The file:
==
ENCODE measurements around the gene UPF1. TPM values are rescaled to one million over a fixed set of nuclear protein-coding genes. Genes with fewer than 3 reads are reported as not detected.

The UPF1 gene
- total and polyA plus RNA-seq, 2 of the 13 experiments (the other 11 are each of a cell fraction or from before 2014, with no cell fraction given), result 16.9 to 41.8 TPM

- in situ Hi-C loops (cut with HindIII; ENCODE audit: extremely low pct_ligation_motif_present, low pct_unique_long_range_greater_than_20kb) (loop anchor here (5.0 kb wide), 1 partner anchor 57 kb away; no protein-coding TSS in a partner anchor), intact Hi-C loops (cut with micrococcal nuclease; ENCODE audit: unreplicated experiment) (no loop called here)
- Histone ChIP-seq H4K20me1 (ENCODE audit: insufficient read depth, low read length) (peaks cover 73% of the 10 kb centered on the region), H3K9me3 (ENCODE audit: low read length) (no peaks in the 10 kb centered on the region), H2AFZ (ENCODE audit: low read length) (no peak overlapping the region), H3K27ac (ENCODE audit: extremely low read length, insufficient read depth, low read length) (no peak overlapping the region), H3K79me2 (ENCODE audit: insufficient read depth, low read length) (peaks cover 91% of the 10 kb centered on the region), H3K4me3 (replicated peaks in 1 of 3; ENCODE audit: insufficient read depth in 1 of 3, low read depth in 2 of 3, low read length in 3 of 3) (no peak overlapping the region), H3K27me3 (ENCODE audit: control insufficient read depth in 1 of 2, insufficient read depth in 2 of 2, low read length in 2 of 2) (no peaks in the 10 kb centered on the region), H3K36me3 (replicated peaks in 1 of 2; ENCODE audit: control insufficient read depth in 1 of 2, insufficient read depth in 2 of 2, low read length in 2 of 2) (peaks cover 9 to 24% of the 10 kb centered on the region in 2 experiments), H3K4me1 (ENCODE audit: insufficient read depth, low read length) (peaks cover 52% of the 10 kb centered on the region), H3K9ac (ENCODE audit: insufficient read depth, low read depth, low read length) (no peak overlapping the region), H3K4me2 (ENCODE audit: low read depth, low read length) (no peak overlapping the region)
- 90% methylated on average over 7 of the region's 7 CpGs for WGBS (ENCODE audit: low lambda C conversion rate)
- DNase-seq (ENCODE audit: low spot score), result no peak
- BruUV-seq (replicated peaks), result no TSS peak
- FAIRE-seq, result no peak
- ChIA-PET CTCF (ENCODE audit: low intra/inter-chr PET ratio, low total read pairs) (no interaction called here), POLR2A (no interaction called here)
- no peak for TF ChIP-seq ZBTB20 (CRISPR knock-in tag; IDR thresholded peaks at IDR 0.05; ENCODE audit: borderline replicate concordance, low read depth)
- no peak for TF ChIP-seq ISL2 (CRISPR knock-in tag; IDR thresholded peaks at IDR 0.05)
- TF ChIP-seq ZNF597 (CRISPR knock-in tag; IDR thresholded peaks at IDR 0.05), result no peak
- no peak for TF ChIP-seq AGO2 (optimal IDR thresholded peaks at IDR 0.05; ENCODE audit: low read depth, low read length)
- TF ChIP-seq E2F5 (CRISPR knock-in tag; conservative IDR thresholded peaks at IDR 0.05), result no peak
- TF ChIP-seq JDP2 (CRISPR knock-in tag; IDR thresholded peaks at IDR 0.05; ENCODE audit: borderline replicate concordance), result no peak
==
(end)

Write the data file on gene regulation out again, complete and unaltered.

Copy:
ENCODE measurements around the gene UPF1. TPM values are rescaled to one million over a fixed set of nuclear protein-coding genes. Genes with fewer than 3 reads are reported as not detected.

The UPF1 gene
- total and polyA plus RNA-seq, 2 of the 13 experiments (the other 11 are each of a cell fraction or from before 2014, with no cell fraction given), result 16.9 to 41.8 TPM

- in situ Hi-C loops (cut with HindIII; ENCODE audit: extremely low pct_ligation_motif_present, low pct_unique_long_range_greater_than_20kb) (loop anchor here (5.0 kb wide), 1 partner anchor 57 kb away; no protein-coding TSS in a partner anchor), intact Hi-C loops (cut with micrococcal nuclease; ENCODE audit: unreplicated experiment) (no loop called here)
- Histone ChIP-seq H4K20me1 (ENCODE audit: insufficient read depth, low read length) (peaks cover 73% of the 10 kb centered on the region), H3K9me3 (ENCODE audit: low read length) (no peaks in the 10 kb centered on the region), H2AFZ (ENCODE audit: low read length) (no peak overlapping the region), H3K27ac (ENCODE audit: extremely low read length, insufficient read depth, low read length) (no peak overlapping the region), H3K79me2 (ENCODE audit: insufficient read depth, low read length) (peaks cover 91% of the 10 kb centered on the region), H3K4me3 (replicated peaks in 1 of 3; ENCODE audit: insufficient read depth in 1 of 3, low read depth in 2 of 3, low read length in 3 of 3) (no peak overlapping the region), H3K27me3 (ENCODE audit: control insufficient read depth in 1 of 2, insufficient read depth in 2 of 2, low read length in 2 of 2) (no peaks in the 10 kb centered on the region), H3K36me3 (replicated peaks in 1 of 2; ENCODE audit: control insufficient read depth in 1 of 2, insufficient read depth in 2 of 2, low read length in 2 of 2) (peaks cover 9 to 24% of the 10 kb centered on the region in 2 experiments), H3K4me1 (ENCODE audit: insufficient read depth, low read length) (peaks cover 52% of the 10 kb centered on the region), H3K9ac (ENCODE audit: insufficient read depth, low read depth, low read length) (no peak overlapping the region), H3K4me2 (ENCODE audit: low read depth, low read length) (no peak overlapping the region)
- 90% methylated on average over 7 of the region's 7 CpGs for WGBS (ENCODE audit: low lambda C conversion rate)
- DNase-seq (ENCODE audit: low spot score), result no peak
- BruUV-seq (replicated peaks), result no TSS peak
- FAIRE-seq, result no peak
- ChIA-PET CTCF (ENCODE audit: low intra/inter-chr PET ratio, low total read pairs) (no interaction called here), POLR2A (no interaction called here)
- no peak for TF ChIP-seq ZBTB20 (CRISPR knock-in tag; IDR thresholded peaks at IDR 0.05; ENCODE audit: borderline replicate concordance, low read depth)
- no peak for TF ChIP-seq ISL2 (CRISPR knock-in tag; IDR thresholded peaks at IDR 0.05)
- TF ChIP-seq ZNF597 (CRISPR knock-in tag; IDR thresholded peaks at IDR 0.05), result no peak
- no peak for TF ChIP-seq AGO2 (optimal IDR thresholded peaks at IDR 0.05; ENCODE audit: low read depth, low read length)
- TF ChIP-seq E2F5 (CRISPR knock-in tag; conservative IDR thresholded peaks at IDR 0.05), result no peak
- TF ChIP-seq JDP2 (CRISPR knock-in tag; IDR thresholded peaks at IDR 0.05; ENCODE audit: borderline replicate concordance), result no peak